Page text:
Assets And Property In Bankruptcy

09 Apr How Cognitive Biases Can Drive You Into Bankruptcy

Are you familiar with the term cognitive bias? A cognitive bias represents an error in reasoning or decision making when you disregard accurate information in favor of your subjective preferences and beliefs. In other words, you exhibit a cognitive bias when you “go with your gut” rather than more objective information. Taken to an extreme, cognitive biases can lead you into bankruptcy, or can prompt bad choices when you are in bankruptcy. Here are some examples.

Have You Fallen Victim to the Sunk Cost Fallacy?

One cognitive bias I see frequently in my bankruptcy practice is the sunk cost fallacy. It usually takes the form of a client refusing to surrender an expensive and unaffordable house or car because “I have put so much money into that house/car I would be throwing all that money away if I gave it up.” Obviously, your financial capacity to pay a car note or mortgage in the future has nothing to do with what you have invested in that item in the past. Either you can comfortably afford your purchase or you can’t, and if you are contemplating bankruptcy you should fight against the sunk cost fallacy. There is an old saying “don’t throw good money after bad” which is the correct frame of mind if you are struggling with a sunk cost decision.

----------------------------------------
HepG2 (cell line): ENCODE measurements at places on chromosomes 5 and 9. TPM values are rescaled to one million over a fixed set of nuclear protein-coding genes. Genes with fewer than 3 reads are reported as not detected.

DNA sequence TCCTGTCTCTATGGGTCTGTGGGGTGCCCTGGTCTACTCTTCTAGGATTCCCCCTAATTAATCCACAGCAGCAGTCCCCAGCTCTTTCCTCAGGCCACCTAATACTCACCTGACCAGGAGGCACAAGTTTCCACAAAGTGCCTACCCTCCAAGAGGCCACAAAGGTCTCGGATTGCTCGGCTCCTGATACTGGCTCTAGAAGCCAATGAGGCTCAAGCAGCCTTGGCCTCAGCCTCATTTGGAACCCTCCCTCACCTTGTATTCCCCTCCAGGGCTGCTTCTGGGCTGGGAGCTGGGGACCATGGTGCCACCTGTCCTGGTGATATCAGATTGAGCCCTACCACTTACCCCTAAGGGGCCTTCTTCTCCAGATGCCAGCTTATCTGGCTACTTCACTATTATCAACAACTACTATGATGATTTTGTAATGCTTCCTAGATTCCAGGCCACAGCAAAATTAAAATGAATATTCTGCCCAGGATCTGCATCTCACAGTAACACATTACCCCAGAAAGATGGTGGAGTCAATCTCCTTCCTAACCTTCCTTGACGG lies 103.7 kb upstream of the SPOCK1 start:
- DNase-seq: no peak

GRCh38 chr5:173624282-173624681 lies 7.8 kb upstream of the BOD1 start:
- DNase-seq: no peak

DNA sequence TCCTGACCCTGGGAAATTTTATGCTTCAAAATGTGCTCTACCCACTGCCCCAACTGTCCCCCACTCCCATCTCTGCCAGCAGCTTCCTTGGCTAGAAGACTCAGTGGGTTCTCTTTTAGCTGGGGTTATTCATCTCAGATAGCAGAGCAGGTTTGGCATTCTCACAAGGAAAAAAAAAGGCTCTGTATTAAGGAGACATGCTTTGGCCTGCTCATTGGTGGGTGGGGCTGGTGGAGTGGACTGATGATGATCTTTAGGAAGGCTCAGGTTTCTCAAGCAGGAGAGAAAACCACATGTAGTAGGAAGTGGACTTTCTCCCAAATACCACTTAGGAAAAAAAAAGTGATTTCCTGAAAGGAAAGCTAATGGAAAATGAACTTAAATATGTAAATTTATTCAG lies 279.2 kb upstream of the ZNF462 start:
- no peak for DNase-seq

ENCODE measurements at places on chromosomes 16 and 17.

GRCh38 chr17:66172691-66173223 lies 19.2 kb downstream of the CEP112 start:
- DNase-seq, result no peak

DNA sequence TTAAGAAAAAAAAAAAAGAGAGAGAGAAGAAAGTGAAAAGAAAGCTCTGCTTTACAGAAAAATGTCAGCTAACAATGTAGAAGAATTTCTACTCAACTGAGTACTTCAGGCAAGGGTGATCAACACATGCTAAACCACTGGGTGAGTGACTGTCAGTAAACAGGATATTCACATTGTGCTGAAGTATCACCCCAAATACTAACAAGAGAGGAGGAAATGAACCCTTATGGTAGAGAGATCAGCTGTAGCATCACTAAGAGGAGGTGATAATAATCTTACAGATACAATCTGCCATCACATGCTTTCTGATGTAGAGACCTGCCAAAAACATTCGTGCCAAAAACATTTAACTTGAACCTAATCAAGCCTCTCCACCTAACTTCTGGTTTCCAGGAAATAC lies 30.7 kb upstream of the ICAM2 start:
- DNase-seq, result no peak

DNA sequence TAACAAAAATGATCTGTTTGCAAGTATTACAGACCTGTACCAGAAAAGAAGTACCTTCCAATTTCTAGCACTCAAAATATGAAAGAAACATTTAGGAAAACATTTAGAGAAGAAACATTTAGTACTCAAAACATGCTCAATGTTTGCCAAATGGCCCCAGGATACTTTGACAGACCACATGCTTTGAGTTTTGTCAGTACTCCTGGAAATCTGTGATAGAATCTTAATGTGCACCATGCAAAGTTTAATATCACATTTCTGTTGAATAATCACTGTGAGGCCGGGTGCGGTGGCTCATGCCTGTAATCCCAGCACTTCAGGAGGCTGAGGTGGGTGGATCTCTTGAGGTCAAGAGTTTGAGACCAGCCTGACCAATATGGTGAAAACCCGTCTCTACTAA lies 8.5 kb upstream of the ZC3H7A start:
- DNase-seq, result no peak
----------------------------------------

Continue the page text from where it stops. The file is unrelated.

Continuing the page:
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05 Mar Truth or Consequences: The Department of Justice in Bankruptcy Court (updated for 2016)

As our readers may recall, over the years, the members of this network have reported on various celebrity bankruptcy filings and the need for absolute truth in a debtor's pleadings. Carmen Dellutri posted about Stephen Baldwin back in 2009. Kevin Gipson posted about celebrities and bankruptcy. Dana Wilkinson posted...

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